Blue Sky Farm

My blogging posts and photos are part of me . I think of this as a scrapbook of my life. The names have not been changed.. they are real people who have crossed my path along my journey. Some I know intimately, my family and friends. If their names are mentioned it's a sure sign they are special to me and I love them dearly...come along see for yourself, perhaps you know some of them too..

January 27, 2009

Tuesday's Herbal Wisdom : The popular sachet flower

Lavender (Lavandula) from the Latin Lavare,
meaning “to wash”
(Also known as True Lavender & Garden Lavender)
As far back as the Middle Ages, This shrubby plant was
used as a popular home remedy for stress, hysteria, menopausal problems headache, and even palsy convulsions, and fainting . Even in modern times, lavender is an important ingredient in smelling salts.
Researchers have found that the fragrant, volatile, oil in lavender blossoms which contains more than 100 chemical compounds. Lavender does calm the nervous system.
Lavender is an incredibly versatile herb, for cooking. In today’s upscale restaurants ,
edible flowers are making a comeback as enhancements to both the flavor and appearance of food.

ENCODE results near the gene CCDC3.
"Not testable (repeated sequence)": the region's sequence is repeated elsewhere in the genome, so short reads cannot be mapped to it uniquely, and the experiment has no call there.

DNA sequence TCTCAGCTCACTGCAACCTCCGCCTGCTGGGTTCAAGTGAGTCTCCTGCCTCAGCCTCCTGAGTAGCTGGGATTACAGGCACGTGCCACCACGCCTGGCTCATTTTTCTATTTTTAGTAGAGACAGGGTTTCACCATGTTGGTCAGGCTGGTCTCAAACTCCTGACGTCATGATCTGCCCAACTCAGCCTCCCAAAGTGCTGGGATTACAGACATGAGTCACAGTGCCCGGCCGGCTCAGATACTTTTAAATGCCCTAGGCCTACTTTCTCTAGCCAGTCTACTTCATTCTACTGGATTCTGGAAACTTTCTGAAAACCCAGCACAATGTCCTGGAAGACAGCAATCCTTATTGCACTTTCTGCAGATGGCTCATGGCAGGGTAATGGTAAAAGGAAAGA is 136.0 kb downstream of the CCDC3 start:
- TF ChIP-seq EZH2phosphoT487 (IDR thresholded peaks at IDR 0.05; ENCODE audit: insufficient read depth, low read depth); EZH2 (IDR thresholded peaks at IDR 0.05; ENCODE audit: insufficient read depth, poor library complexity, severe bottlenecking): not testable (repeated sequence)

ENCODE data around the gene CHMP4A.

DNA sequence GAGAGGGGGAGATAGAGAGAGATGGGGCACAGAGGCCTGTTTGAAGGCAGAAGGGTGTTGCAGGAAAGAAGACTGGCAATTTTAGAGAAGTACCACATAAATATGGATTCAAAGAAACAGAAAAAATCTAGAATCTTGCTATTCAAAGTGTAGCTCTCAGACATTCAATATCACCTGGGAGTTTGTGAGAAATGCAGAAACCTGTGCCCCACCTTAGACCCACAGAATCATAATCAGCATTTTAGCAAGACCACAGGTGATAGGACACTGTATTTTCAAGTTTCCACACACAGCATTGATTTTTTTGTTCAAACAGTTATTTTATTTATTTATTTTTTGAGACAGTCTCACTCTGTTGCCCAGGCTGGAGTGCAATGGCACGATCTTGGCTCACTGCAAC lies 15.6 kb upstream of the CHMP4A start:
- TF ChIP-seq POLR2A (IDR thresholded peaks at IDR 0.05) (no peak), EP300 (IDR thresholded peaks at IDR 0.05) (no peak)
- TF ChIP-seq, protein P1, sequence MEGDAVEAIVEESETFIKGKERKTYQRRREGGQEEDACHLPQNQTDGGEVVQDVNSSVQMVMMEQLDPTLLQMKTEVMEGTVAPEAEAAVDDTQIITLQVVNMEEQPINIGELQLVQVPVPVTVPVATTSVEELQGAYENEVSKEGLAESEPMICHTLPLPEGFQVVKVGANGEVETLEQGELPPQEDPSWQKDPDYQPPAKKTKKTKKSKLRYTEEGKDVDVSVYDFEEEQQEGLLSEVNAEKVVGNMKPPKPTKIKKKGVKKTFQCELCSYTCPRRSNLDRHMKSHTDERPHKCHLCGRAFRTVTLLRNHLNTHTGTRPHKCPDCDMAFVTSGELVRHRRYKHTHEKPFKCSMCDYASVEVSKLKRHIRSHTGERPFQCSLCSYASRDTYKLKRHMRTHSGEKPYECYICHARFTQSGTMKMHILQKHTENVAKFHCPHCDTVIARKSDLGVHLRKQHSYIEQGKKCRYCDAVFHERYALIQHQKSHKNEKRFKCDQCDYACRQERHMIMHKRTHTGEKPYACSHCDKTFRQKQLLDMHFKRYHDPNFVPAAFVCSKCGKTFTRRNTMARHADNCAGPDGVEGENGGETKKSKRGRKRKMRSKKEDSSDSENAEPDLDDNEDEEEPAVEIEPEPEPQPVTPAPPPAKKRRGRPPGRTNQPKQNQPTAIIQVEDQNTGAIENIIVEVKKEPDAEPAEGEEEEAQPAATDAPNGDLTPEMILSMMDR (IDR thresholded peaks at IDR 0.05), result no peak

As a member of the same family as many of our most popular herbs, it is not surprising that lavender is edible and that its use in food preparation is returning.
Flowers and leaves can be used fresh, and both buds and stems can be used dried. Lavender is a member of the mint family and is close to rosemary, sage, and thyme. It is best used with fennel, oregano, rosemary, thyme, sage, and savory.
Lavender has a sweet, floral flavor, with lemon and citrus notes. The potency of the lavender flowers increases with drying. In cooking, use 1/3 the quantity of dried flowers to fresh. The key to cooking with lavender is to experiment; start out with a small amount of flowers, and add more as you go. Adding too much lavender to your recipe can be like eating perfume and will make your dish bitter.
Dried culinary lavender can be used to make flavored sugar, dressings, Herbs de Provence and lavender lemon pepper. Cooking with lavender is one of the ways to bring the sparkle of summer back into eating.
Lavender Ice Cream
3/4 cup honey
1 teaspoon dried lavender placed in a tea ball or gauze
1 cup half and half
2 cups heavy cream
7 egg yolks
Pour the half and half and the cream into a heavy sauce pan. Add the lavender to this mixture and warm for about 5 minutes. Remove the lavender flowers. Wisk the egg yolks in a bowl until they are frothy. Slowly pour the about half of the warm cream into the mixture of egg yolks as you wisk continuously. Combine the remainder of the yolk and cream mixture into the saucepan and continue to heat on low (stirring constantly) for about 5 minutes. Strain the mixture into a bowl and wisk in the honey. Chill the mixture and then freeze according to the instructions on your ice cream maker.

1 comment:

Nancy Cook said...

One of my favorite smells!